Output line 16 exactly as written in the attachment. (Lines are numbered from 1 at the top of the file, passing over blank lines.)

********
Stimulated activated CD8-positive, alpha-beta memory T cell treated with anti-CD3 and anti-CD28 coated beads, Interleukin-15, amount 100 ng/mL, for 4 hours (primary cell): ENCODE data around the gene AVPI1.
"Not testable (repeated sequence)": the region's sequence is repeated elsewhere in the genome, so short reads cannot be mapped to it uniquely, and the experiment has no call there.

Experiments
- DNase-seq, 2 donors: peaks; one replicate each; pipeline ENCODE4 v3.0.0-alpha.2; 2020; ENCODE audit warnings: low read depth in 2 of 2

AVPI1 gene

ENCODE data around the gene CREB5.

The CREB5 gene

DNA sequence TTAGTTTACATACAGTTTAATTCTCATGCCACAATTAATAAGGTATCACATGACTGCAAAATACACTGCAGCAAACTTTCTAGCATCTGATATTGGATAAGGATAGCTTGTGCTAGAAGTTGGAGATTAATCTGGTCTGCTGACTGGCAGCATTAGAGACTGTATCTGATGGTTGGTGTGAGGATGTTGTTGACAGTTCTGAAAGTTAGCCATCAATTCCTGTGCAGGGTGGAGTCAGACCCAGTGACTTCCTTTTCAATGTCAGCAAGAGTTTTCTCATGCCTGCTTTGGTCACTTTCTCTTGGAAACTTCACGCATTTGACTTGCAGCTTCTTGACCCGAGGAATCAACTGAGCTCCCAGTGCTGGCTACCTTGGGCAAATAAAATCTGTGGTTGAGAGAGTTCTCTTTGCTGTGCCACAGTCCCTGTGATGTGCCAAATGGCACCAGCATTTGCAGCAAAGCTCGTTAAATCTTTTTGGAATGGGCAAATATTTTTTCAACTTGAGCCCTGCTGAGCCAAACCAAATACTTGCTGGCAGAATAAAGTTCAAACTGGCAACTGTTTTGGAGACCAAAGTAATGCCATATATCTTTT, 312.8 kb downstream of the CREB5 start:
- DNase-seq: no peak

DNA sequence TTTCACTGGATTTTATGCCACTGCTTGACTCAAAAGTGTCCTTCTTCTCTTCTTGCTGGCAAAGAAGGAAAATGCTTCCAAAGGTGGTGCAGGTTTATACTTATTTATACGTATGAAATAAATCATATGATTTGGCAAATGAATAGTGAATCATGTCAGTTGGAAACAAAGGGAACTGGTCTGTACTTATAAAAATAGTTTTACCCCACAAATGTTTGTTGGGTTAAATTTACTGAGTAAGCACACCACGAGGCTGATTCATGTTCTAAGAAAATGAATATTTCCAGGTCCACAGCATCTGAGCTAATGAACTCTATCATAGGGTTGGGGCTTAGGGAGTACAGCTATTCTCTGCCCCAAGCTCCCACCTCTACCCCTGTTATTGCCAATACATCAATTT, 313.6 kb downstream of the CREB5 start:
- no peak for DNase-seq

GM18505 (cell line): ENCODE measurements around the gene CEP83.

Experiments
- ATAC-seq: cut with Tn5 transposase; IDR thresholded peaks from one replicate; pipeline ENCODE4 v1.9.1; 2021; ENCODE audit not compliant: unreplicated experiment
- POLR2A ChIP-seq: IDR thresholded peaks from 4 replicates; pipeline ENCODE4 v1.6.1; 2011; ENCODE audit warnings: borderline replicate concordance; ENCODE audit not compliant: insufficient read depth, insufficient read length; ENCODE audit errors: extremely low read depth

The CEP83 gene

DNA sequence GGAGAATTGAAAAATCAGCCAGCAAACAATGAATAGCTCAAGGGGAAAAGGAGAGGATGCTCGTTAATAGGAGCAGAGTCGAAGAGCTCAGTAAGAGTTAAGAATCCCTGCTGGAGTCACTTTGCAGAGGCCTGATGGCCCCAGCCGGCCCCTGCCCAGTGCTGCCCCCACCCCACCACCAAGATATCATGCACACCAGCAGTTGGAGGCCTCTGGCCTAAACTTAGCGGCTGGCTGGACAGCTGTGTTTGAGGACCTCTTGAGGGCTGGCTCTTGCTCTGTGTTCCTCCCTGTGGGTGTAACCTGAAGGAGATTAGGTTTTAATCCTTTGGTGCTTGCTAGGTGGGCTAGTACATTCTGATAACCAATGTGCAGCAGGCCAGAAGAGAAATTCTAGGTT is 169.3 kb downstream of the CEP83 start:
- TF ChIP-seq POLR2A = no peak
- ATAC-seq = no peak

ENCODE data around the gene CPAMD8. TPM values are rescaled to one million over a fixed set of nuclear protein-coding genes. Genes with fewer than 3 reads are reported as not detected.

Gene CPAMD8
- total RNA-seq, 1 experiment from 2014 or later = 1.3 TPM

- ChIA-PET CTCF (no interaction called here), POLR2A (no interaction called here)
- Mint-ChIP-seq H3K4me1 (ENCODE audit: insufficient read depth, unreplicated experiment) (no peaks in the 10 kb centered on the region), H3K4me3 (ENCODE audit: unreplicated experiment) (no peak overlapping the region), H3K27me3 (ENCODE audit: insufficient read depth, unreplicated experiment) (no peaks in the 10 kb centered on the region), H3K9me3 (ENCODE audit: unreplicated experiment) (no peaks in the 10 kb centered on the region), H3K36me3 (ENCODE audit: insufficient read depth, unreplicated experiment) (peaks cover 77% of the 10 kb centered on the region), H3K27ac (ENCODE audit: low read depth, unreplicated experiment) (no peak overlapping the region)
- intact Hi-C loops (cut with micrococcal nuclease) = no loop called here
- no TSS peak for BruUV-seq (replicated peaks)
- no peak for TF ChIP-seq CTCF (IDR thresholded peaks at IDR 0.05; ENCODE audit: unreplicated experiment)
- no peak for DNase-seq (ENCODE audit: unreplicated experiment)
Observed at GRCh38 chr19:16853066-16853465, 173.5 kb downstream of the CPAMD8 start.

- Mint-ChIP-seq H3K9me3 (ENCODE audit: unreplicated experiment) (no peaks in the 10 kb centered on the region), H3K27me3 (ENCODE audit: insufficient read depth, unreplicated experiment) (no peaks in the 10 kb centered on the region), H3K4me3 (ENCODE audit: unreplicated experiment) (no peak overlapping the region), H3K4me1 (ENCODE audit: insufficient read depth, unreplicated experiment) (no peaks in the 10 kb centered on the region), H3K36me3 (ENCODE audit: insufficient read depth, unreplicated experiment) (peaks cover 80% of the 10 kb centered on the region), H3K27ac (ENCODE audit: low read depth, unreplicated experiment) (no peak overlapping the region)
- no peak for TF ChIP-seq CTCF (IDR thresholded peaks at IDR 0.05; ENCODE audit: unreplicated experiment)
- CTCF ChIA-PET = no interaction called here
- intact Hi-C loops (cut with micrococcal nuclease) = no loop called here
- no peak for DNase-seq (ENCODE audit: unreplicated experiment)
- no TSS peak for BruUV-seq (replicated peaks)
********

The CEP83 gene